Irella frowned. "Have you been on the road long?"

The youth overcame his fright and overcompensated with belligerence. "Long enough." He had a sweet voice beneath the bravado. "We're going to visit Grandpere in Brookside."

Alem stepped forward. “Alone?” His voice was low and surprisingly gentle, but the woman barked a bitter laugh.

"You think I'd be hauling my sons to town in the middle of the decan if I had a choice?" Suppressed hysteria thinned her voice and Irella could sense the brittleness of her composure.

Softly, Irella asked, “What happened?”

"The Monche raided our farmstead." The woman’s voice shook. "My husband was out tying up the new beans. I found him later, arrow through his chest. They took everything they could carry, even the wedding ties. Burned the barn, busted up the kitchens... ransacked everything but the cellars.”

“You hid?” Enduca asked.

The woman nodded, lips twisted in a crooked, bitter smile as she started to believe they weren't planning to hurt her. “The hatch blends in with the floor if you don't know what you're looking for, and I guess the star-cursed nomads don’t. Grass-eaters would rather pillage than take care of a place."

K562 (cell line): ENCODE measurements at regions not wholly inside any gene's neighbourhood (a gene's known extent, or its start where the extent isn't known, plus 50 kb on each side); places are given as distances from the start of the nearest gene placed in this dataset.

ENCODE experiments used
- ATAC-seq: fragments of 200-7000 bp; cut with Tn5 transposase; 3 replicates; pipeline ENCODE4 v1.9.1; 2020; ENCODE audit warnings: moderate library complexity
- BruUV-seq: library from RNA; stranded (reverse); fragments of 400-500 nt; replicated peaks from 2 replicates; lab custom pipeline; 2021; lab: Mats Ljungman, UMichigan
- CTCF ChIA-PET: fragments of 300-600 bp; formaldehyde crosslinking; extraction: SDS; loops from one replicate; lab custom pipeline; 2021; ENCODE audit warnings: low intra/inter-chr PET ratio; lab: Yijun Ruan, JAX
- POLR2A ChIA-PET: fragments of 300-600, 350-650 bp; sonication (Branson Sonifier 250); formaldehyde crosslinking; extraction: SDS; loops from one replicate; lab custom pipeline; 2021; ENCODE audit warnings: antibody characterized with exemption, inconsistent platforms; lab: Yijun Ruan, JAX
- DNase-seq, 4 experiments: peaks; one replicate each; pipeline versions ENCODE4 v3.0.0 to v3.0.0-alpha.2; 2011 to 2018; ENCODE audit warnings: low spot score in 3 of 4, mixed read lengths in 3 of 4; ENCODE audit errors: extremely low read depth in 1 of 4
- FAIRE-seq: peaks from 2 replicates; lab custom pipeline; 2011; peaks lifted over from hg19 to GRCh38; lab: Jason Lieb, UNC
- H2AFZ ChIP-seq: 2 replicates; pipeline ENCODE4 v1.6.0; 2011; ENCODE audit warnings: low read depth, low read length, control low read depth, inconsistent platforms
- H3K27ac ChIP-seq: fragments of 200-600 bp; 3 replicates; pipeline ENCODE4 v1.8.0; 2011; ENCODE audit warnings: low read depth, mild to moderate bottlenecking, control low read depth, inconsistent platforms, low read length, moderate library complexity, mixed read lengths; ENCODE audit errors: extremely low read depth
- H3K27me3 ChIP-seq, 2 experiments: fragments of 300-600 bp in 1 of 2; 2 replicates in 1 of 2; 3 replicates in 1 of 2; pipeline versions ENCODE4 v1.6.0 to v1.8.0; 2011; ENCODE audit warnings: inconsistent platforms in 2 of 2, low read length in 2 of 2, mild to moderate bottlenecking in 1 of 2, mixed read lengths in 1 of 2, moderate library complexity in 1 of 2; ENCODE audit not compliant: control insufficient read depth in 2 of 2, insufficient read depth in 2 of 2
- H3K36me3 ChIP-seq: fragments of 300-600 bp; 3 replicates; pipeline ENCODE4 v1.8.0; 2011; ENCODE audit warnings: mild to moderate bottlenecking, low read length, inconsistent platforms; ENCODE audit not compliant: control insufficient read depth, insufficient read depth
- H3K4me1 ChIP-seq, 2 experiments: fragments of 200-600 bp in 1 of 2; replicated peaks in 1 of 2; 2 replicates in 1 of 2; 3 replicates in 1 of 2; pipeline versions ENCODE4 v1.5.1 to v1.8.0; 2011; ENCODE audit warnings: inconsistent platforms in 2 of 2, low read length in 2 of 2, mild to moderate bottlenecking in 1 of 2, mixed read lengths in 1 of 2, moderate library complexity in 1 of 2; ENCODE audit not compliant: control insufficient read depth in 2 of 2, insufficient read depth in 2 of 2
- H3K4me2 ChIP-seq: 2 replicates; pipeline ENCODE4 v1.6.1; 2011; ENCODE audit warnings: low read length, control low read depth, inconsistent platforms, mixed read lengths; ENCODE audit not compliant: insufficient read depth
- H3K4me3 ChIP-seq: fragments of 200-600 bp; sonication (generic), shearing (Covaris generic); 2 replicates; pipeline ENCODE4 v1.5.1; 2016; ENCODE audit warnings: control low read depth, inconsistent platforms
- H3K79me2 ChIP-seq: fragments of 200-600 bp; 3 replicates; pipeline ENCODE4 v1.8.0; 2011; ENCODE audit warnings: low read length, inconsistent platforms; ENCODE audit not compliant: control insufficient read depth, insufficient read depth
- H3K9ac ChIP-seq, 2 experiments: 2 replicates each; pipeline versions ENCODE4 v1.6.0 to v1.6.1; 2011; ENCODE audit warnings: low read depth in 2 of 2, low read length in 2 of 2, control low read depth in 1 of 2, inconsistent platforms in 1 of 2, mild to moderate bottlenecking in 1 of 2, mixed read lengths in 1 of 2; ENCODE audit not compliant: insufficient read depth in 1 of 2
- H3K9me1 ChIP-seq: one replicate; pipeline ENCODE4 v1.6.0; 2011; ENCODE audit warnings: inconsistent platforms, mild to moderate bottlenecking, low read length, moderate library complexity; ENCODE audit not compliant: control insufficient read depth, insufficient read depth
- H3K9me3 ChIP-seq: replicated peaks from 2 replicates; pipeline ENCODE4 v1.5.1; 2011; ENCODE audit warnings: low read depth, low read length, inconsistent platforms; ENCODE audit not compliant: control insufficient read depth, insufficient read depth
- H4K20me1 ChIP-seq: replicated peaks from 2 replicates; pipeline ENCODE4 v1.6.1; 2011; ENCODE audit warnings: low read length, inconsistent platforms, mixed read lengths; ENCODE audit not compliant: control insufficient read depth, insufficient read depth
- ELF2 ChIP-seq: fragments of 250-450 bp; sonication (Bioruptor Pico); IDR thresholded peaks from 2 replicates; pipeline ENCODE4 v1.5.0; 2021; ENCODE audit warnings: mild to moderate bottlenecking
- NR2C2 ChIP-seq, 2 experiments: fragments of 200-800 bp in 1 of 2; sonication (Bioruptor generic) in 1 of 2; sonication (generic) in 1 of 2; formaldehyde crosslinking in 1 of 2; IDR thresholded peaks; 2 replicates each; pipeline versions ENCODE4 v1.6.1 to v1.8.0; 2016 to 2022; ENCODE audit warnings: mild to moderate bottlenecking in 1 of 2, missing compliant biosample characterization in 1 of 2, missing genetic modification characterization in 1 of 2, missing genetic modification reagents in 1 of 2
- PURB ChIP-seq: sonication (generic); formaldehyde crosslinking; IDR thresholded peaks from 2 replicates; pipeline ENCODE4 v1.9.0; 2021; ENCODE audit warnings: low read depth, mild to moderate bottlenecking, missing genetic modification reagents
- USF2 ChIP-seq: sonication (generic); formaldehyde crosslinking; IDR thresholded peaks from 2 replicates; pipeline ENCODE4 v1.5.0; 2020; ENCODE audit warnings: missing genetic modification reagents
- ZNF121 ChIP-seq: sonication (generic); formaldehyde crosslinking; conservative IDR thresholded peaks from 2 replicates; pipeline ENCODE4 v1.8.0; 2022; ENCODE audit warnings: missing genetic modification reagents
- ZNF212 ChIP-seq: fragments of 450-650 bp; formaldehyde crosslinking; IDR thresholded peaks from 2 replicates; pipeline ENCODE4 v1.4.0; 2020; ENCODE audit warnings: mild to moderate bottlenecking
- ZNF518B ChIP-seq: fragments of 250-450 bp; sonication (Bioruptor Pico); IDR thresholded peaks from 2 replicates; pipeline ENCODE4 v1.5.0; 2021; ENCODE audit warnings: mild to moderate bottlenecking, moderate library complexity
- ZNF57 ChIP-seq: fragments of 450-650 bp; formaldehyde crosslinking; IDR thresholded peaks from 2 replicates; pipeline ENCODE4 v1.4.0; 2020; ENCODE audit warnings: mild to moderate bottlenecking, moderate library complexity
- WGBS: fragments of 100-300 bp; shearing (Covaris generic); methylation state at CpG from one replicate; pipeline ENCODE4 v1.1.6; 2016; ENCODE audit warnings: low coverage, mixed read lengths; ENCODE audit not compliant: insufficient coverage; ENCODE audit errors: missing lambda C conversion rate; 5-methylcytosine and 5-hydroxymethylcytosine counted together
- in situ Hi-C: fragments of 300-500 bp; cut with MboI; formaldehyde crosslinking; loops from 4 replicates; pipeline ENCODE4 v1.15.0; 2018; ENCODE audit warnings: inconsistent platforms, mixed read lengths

“I’m sorry.” The words were as useless now as they’d been when Irella was a child, but neither a second language nor the decade since losing her parents had offered a better way to phrase her empathy. “If I rebuild your barn, would that help?” It felt like a useless gesture, but she couldn’t just ignore two the plight of two children. She had been just like them, once, mourning the death of a parent and forced to give up the only home she'd ever known.

Eramepi had helped her. It was her turn to pay it forward.

Vira’s eyes ranged over Irella’s face. “If you were one of those Voldshee necromancers who could bring my husband back? Maybe that would help. But I don’t have any use for a builder right now. The Monche are raiding, the harvest is gone, and my sons are too little to help me with a farm.”

“No I’m not, Mama!” The little boy puffed out his chest and forced his posture as tall as he could manage. His eyes turned pleading. “Let her try.”